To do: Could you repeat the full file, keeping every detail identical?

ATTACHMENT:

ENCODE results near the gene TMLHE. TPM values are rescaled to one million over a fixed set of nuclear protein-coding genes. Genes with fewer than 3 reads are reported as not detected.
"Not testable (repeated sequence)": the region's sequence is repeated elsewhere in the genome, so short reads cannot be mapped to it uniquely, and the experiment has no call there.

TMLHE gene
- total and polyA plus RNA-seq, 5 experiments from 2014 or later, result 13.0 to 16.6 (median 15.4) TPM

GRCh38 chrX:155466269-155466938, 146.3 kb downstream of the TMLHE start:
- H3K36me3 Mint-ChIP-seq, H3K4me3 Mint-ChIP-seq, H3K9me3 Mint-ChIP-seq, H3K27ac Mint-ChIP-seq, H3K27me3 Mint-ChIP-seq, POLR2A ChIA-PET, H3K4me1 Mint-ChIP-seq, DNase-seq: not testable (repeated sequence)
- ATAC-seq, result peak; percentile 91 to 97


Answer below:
ENCODE results near the gene TMLHE. TPM values are rescaled to one million over a fixed set of nuclear protein-coding genes. Genes with fewer than 3 reads are reported as not detected.
"Not testable (repeated sequence)": the region's sequence is repeated elsewhere in the genome, so short reads cannot be mapped to it uniquely, and the experiment has no call there.

TMLHE gene
- total and polyA plus RNA-seq, 5 experiments from 2014 or later, result 13.0 to 16.6 (median 15.4) TPM

GRCh38 chrX:155466269-155466938, 146.3 kb downstream of the TMLHE start:
- H3K36me3 Mint-ChIP-seq, H3K4me3 Mint-ChIP-seq, H3K9me3 Mint-ChIP-seq, H3K27ac Mint-ChIP-seq, H3K27me3 Mint-ChIP-seq, POLR2A ChIA-PET, H3K4me1 Mint-ChIP-seq, DNase-seq: not testable (repeated sequence)
- ATAC-seq, result peak; percentile 91 to 97